Originally published in the Daily News.

Questions are being raised about who will govern the northeast San Fernando Valley when Los Angeles City Councilman Felipe Fuentes leaves office next week.

The councilman is stepping down Sept. 11 to take a Sacramento-based lobbying job, a move that leaves the working-class district without elected representation. The other 14 council districts all have representatives, making this Valley district an anomaly.

Now, the city is considering putting a so-called “voting member” in charge of District 7, a proposal that’s sparking debate in Pacoima, Sylmar, Sunland-Tujunga, and other areas of the district.

Los Angeles City Council President Herb Wesson is deciding between two options: Seeking a voting member to represent the district or appointing a non-voting “caretaker” who would oversee the district, said Wesson’s spokeswoman Vanessa Rodriguez. A voting member essentially holds office and can vote alongside the 14 other city council members, while a caretaker has more diminished powers. 

Wesson intends to “listen to the community,” Rodriguez said. “He wants to find the best approach and give the community what they want.”

Many in this pocket of the San Fernando Valley agree that Fuentes’ hasty departure is bad for the district, but locals differ on the best approach for representation. The election for the Council District 7 seat isn’t until next spring, meaning the district won’t get a new council member for up to 10 months.

Sylmar resident Jose G. Castillo said he’s worried if a voting member is appointed by Wesson, he or she will be swayed by other council members, and not act in the best interest of District 7’s constituents.

He also wonders if a voting member might influence the upcoming election.

Castillo is one of about two dozen locals seeking to run for the District 7 seat in the March 2017 primary race. Others running in the District 7 race include Los Angeles Unified School Board member Monica Ratliff and former Los Angeles Public Works Commissioner Monica Rodriguez.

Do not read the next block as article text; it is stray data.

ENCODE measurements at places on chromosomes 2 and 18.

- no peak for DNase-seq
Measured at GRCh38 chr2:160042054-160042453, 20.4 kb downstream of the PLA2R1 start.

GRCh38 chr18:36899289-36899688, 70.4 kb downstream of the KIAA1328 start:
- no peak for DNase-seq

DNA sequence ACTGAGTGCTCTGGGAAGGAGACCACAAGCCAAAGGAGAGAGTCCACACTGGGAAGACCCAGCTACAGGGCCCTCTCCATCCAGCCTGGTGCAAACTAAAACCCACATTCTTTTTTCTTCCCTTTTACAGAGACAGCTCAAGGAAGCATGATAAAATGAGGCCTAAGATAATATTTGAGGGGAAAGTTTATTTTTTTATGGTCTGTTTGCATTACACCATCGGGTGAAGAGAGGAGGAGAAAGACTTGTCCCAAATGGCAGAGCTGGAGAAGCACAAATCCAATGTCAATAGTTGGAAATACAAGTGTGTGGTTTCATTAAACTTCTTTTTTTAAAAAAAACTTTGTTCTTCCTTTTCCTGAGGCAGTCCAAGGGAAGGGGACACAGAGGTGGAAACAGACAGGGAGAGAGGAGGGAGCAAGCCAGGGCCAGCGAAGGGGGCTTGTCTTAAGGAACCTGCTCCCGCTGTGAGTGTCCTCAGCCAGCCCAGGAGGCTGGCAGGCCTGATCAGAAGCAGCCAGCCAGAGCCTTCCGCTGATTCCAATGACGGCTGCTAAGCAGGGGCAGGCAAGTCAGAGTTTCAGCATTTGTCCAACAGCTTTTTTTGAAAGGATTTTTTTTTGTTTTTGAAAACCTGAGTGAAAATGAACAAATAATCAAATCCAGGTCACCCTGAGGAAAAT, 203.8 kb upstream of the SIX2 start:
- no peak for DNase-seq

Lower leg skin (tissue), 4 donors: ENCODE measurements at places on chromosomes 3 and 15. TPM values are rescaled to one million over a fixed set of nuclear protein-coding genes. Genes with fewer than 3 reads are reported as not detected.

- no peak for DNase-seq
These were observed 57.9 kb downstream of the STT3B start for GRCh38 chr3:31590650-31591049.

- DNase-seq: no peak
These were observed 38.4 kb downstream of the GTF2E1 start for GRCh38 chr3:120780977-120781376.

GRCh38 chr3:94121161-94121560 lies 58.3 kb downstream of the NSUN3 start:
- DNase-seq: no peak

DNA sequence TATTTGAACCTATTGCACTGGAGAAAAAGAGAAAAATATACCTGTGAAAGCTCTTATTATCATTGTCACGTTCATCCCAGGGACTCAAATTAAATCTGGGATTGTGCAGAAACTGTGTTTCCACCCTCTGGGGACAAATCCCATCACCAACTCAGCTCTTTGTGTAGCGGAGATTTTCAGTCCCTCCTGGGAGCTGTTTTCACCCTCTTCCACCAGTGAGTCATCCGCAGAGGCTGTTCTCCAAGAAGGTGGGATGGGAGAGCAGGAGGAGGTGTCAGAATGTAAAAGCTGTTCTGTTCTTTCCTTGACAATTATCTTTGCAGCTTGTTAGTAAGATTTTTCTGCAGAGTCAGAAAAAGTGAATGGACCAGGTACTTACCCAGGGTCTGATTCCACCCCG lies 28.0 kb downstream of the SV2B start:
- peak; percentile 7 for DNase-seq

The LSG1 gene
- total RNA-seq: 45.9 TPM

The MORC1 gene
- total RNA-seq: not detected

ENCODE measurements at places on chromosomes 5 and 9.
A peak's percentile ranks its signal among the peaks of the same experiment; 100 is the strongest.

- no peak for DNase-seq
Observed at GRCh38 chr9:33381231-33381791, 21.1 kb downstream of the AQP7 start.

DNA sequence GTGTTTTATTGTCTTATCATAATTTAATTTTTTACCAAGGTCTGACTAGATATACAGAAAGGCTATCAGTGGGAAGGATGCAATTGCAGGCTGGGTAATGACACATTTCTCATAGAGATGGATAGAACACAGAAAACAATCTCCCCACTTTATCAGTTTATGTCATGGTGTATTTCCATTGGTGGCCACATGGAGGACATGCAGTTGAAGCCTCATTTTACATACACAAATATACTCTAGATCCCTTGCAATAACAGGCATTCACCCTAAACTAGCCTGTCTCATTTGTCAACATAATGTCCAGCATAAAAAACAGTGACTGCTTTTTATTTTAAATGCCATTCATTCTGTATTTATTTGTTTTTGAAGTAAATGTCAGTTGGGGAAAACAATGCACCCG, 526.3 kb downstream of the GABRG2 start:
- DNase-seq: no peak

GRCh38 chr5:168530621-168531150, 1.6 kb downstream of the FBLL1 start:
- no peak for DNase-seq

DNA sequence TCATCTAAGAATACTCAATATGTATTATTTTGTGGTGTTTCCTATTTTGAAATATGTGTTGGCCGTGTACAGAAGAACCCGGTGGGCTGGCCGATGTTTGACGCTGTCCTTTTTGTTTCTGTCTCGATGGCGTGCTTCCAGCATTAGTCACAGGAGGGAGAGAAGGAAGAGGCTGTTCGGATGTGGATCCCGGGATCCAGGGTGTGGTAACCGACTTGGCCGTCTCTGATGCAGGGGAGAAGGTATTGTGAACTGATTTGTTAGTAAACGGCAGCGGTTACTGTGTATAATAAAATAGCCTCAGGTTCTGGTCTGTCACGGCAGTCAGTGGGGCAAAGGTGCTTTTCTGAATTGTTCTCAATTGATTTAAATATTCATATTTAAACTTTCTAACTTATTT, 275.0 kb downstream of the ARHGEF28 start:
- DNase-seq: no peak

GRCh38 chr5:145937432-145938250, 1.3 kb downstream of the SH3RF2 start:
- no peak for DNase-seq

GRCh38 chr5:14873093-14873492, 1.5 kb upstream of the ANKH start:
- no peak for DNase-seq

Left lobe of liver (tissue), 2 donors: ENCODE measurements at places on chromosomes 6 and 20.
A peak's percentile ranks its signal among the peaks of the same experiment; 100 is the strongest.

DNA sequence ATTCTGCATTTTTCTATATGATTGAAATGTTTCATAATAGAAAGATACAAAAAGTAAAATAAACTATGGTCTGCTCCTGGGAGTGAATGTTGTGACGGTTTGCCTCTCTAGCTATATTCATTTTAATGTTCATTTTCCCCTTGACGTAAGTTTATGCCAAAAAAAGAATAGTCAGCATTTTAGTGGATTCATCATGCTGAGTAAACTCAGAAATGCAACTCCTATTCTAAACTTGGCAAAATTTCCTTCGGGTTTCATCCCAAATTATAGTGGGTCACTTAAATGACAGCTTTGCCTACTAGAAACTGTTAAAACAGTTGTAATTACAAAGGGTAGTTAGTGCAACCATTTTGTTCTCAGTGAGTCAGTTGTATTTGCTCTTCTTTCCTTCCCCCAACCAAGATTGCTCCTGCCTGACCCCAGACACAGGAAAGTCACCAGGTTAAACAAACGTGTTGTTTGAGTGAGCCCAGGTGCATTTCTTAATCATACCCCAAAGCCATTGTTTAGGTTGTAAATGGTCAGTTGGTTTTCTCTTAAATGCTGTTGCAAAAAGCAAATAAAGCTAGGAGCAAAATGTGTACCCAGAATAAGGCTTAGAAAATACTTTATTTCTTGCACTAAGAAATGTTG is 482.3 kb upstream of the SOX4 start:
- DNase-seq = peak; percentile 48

“I want a neutral party,” said Castillo, who believes the city should stick with assigning a caretaker from the Chief Legislative Analyst’s office.

Historically, the city usually chooses that route when a council member leaves office, said Avak Keotahian, assistant Chief Legislative Analyst. Or a special election is called, a move not being considered for District 7 because of the upcoming 2017 election.

Keotahian is usually tasked with being a caretaker, a job he described as managerial. Twice, he served as caretaker of District 7 when both former district representatives Richard Alarcon and Alex Padilla, respectively, left the council to join the state legislature.

“You supervise the staff and make sure the constituents are taken care of,” Keotahian said of the job.

If some residents favor a CLA staffer overseeing the district, Pacoima resident Edwin Ramirez wants a voting member.

The district struggles to deal with quality of life issues, like illegal trash, and discarded bulky items, he said. If there’s no voting member overseeing District 7, the city’s Bureau of Sanitation may ignore calls, said Ramirez.

“Why would they go out of their way to answer a call in District 7 when there’s no one to hold them accountable?” Ramirez said. “A voting member is better.”

According to Keotahian’s understanding of the city’s laws, if a voting member is appointed, he or she would step down July 1, when the winner of the May election is sworn in. Or, the City Council could put that winner in the seat immediately following the May election, Keotahian said.

Los Angeles City Clerk Holly Wolcott said there’s no deadline to choose a CLA caretaker or a voting member following Fuentes’ departure.

Nor is the outgoing councilman involved in the process of choosing his replacement, Fuentes spokeswoman Cheryl Getuiza said Friday.

“All decisions regarding the status of the office is in the hands of Council President Wesson,” Getuiza said in an email.